Radio broadcasting has been around since the 1920s, when it was primetime entertainment, but has since been in tough competition with other attractions like television and increasingly accessible internet options like YouTube and torrent downloads. Though radio offers a unique experience for the listener, many find the medium increasingly anachronistic.
Consequently, stations like the student-run Harvard Radio Broadcasting (WHRB) are driven to offer more programming options to encourage listeners to tune in. One such program is WHRB’s weekly Live Lunch Jazz Fridays sessions. Musicians from the mecca of local and professional jazz talent play on-site as the station broadcasts their performance live; the sessions serve as an opportunity for musicians to share their creativity and as a window onto the vibrant Boston music scene for listeners.
General manager Carl A. Pillot ’12, who was last year’s jazz director, said he resurrected the jazz sessions in spring 2010 from an unfinished project of his predecessor Isaac Shivvers ’10-’11. Pillot created the performance schedule from a number of musicians Shivvers had contacted and from responses from a number of music schools around Boston. “There were a lot of people interested in playing,” he said.
The WHRB sessions host a wide range of musicians, including professional bands and local students like jazz pianist Malcolm G. Campbell ’10 and saxophonist Kazemde A. George ’12, both enrolled jointly at New England Conservatory and Harvard. Although Pillot could not say how many people tuned in, he said that the radio station targets the whole Boston community in addition to Harvard students.
For musicians, playing live on radio offers a unique performance experience free from the influence of an audience. Saxophonist Kevin Sun ’14, another NEC/Harvard joint concentrator who played on air earlier this month and a Crimson magazine editor, said, “[It] is actually more relaxed to play on the radio than to play in a concert hall or a venue like a club. You could make the case that it’d be more sterile to play in that environment because there’s no one goading you on.”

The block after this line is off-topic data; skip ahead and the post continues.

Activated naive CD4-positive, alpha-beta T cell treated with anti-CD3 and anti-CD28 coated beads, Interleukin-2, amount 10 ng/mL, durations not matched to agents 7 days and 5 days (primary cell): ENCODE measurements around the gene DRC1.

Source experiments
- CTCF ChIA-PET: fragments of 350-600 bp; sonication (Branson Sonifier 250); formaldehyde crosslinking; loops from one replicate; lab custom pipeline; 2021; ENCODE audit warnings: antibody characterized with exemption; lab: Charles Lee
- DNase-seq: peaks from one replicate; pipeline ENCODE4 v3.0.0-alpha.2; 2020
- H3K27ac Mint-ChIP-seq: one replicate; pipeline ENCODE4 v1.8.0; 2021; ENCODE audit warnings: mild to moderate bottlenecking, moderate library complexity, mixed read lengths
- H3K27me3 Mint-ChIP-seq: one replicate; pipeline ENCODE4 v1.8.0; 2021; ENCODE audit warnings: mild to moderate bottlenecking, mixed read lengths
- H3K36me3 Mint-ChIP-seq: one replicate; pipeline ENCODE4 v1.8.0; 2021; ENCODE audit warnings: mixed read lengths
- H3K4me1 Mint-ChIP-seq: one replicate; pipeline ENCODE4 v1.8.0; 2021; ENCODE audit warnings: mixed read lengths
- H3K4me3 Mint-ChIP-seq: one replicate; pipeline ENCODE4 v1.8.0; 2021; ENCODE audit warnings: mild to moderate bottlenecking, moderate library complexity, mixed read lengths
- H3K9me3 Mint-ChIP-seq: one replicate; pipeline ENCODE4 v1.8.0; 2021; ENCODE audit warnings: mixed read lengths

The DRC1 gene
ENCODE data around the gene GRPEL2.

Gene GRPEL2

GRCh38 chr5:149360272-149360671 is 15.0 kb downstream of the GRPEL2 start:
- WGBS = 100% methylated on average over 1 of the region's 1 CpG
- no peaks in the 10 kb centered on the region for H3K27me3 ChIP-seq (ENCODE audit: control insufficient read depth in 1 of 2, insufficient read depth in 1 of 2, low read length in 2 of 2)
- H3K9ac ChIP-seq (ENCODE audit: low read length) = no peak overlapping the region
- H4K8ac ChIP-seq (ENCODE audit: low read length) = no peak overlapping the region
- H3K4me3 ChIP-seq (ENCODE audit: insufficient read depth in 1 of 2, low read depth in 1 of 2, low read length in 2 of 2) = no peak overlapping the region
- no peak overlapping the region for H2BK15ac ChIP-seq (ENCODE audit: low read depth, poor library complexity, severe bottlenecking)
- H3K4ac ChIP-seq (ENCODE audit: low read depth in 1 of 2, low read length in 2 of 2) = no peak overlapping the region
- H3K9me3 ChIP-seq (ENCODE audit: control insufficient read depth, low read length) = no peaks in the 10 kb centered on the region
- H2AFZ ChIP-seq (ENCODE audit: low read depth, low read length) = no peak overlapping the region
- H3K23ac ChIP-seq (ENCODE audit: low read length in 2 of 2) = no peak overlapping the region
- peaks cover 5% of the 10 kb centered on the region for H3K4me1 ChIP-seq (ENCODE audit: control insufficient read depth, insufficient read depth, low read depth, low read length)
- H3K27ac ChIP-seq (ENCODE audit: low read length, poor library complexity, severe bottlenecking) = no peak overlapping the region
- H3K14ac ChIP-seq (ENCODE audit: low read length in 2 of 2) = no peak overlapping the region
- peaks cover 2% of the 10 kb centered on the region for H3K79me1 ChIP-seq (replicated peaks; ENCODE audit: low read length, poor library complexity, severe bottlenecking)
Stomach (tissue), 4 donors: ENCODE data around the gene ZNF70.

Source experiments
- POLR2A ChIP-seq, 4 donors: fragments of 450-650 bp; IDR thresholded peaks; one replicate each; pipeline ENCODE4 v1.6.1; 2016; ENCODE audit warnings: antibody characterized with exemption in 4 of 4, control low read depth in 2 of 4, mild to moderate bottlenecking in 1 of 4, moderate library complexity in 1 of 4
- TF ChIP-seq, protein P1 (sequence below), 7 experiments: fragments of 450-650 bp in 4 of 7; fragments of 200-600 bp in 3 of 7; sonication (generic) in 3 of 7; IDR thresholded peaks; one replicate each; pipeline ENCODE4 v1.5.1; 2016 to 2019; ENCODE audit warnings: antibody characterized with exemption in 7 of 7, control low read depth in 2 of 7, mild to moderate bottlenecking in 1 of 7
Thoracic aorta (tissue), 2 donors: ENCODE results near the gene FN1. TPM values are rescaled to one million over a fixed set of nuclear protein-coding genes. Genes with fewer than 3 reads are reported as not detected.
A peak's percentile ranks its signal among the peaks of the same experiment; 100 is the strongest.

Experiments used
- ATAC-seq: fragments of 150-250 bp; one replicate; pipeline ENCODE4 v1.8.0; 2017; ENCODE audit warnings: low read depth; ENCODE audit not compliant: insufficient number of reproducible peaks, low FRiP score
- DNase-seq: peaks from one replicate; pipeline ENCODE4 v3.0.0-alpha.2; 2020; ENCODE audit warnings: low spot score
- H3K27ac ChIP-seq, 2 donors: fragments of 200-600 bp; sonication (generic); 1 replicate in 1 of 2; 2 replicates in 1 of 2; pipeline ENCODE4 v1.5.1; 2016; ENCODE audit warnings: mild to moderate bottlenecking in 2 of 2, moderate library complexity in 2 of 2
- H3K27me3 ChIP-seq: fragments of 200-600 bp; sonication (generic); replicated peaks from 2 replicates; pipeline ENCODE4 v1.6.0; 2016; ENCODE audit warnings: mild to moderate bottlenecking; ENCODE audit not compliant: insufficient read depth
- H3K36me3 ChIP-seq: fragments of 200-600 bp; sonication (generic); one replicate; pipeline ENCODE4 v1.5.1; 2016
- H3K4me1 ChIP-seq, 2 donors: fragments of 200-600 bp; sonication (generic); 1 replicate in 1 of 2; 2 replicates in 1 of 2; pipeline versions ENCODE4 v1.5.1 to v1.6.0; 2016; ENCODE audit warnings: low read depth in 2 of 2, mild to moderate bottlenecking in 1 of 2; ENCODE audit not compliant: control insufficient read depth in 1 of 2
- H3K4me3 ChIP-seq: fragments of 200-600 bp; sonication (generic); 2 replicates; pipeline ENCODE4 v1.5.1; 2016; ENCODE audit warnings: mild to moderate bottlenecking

The live session also allows touring groups to gain publicity for shows. “If groups have an event coming up in Cambridge, we like to fit them [in] and promote that event, so it’s beneficial for them,” Pillot said. Bands like Jeremy de Jésus, featured on the show last Friday, always try to find opportunities to perform when they’re not studying at the Berklee School of Music and New England Conservatory.
Despite the range of genres and live programming offered, according to Sun, WHRB listenership is limited to a smaller but dedicated community of music aficionados. “I think reasons for that may include the lack of time,” he said. “Students—they don’t listen to the radio. I also think students aren’t aware that there’s a 24-hour student radio station that can be streamed online.” He added, “if you’re doing work and just want to listen to music, just go on the website and put on the stream and put the music on the background and study or work. You never know what you might find. That’s the great thing.”
This idea particularly resonates with the Live Lunch Jazz Friday program. The diversity of musicians in these regular sessions offers both new and experienced listeners the opportunity to discover up-and-coming musicians as well as new fusions of jazz and other genres. The show is especially conducive to jazz performances, as live broadcasts allow the listener to hear the live improvisations so essential to the music. In addition to the live jazz sessions, which air weekly at 11:30am, WHRB 95.3FM hosts rock concerts most Fridays, airs the Metropolitan Opera’s Saturday performances from New York City, and plans to launch live classical sessions in the near future. With a number of live performance programs in several genres, the station allows listeners to venture out from their musical comfort zones and explore the many vibrant genres of music.
—Staff writer Vivian W. Leung can be reached at email@example.com.